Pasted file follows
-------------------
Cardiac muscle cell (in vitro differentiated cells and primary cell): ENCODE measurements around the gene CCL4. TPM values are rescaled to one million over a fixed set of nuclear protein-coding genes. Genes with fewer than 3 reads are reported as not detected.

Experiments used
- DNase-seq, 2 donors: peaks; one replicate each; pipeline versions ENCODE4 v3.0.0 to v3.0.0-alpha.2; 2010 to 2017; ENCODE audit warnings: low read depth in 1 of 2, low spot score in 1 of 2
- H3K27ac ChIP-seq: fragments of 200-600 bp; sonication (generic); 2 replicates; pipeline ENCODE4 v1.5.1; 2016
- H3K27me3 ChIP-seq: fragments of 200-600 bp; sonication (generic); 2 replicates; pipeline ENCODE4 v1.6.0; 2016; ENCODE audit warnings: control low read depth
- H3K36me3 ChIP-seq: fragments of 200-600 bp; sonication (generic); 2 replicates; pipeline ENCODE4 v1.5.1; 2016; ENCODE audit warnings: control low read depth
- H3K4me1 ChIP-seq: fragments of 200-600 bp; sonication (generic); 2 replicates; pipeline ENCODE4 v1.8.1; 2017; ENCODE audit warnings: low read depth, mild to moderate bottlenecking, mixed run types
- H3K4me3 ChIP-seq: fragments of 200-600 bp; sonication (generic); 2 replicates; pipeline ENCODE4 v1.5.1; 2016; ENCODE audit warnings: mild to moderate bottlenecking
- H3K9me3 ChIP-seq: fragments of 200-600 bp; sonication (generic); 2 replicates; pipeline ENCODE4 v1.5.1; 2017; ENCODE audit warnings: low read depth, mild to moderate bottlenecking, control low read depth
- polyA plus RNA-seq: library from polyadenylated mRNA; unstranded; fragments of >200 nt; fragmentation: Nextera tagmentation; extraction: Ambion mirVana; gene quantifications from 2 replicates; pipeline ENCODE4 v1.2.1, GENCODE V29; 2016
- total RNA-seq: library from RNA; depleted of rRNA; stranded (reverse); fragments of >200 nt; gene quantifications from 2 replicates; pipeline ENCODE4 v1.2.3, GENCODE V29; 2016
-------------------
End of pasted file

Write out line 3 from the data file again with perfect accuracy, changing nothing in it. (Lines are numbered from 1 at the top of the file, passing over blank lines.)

- DNase-seq, 2 donors: peaks; one replicate each; pipeline versions ENCODE4 v3.0.0 to v3.0.0-alpha.2; 2010 to 2017; ENCODE audit warnings: low read depth in 1 of 2, low spot score in 1 of 2